But, that was the thing: we should get an album together and really let her stretch out with all the stuff she loved to do. So, there's a lot of stuff she’d written that I wanted her to do and she wanted to do. And the New Orleans thing came from our visit there during the Venus and Mars time. There are all sorts of things, ‘I Got Up’ was when we went to Paris did that track in a studio there. ‘Mr Sandman’ and ‘Sugartime’ were backing tracks that we asked Lee Perry - the great reggae producer and artist – to do. We had this idea to see if he would be interested in making some backing tracks in Jamaica that he could then send over to us. And we would just finish them up and put vocals on them, and stuff. So that was a very exciting idea. It was very exciting getting those original tracks… Had you worked with him before?

Paul: No, no we were just friends. We loved early reggae and I had the 'Tighten Up’ albums – ‘Tighten Up’ volumes I and II. We had them up in Scotland in the very early days. I remember there are pictures of me painting the roof up there green and, I’m up there never thinking I’d fall off! I’d seen someone do it thinking I could do it. I would often ask some local tradesmen, ‘How do you do it?’ to lay a floor of concrete, or something. I’d get the guy in on the first day and… wait, I’ve digressed! [Laughs] We’re talking about music here, I've gone off on…! But, I’m very proud of my concrete floor, tamping down that was the secret, you’ve got to do that, cause it brings the water to the surface...!

Anyway, the point I was making was I was doing the roof. I was painting the roof and it was beautiful summer times. Beautiful summertime and beautiful summer days and we were listening to the 'Tighten Up’ albums. So, we were hooked on reggae and we went to Jamaica. We had a little radio as we would sort of be on holiday sitting by the pool. The kids were little. It was very blissful times. There was a local radio station RJR, which you’d talk to Jamaican people about – I’m not sure it exists, but it might! But those were sort of the halcyon days. They would play fantastic music, and we were totally into it. So, we knew Lee Perry from all of that. We knew he was one of the great local guys and there used to be this fantastic little record shop called ‘Tony’s’ on Fustic Road and you’d just go in there – it was in Montego Bay – and you’d go in and it would just be records, records, records! Everywhere! Mainly 45s. A lot of them just in white jackets with a white label. And someone had just taken a magic marker to it and written a title. I remember one of them being ‘Lick I Pipe’ and I’ve still got that! We would just get them to play them, and if we liked them, we’d have that one or we’d ask the assistant and say. ‘Is this any good?’ ‘Oh yeah, man! That’s great…!’ ‘Oh right, we’ll have it then!’ I bought quite a few!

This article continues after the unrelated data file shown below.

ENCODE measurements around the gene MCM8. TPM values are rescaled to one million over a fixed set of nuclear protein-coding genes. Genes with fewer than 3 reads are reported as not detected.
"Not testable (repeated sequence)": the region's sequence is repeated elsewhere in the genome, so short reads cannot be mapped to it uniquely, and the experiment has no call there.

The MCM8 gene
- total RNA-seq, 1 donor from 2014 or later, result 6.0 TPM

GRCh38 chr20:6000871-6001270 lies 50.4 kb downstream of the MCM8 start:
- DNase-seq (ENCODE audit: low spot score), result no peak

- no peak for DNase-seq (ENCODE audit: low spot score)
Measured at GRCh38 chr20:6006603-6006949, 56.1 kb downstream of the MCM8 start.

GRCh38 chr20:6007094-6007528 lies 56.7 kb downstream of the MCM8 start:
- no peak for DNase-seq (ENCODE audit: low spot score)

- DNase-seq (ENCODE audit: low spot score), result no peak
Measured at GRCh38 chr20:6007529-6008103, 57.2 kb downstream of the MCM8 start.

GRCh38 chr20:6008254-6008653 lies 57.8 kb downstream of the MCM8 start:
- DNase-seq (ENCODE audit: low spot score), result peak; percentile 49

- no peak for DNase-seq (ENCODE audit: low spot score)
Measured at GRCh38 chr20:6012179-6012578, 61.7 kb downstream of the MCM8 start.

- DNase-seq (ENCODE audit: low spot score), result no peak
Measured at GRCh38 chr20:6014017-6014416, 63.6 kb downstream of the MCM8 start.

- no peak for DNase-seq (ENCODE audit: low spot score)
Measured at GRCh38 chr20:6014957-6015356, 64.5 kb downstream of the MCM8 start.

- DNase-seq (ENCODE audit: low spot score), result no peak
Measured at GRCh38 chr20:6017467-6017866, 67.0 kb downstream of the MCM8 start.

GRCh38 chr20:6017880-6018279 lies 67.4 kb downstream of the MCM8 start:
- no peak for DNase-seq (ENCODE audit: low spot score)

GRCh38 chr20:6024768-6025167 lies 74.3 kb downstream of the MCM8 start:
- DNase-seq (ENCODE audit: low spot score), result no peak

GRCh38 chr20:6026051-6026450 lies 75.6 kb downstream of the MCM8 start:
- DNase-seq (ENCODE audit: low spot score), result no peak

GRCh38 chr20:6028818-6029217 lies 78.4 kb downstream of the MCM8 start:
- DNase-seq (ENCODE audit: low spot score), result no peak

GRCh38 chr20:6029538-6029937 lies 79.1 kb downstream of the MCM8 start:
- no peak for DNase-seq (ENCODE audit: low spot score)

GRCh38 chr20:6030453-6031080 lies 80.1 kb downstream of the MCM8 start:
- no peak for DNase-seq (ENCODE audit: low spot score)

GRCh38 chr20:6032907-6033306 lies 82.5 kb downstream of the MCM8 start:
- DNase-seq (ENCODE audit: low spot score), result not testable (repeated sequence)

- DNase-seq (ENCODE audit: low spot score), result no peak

So, this was that era. And we loved it so much that we asked Lee Perry if he would do that …and he did! They were classic backing tracks from that time, and Linda sang ‘Mr Sandman’ and ‘Sugartime’ over them. Which I think are two of the songs from her Glee Club days. Bringing us right back full circle!

* Note: This conversation took place at the same time as the “live” album Q&As when the idea of having fun with Paul’s releases and tours had been a running theme – read those Q&As HERE!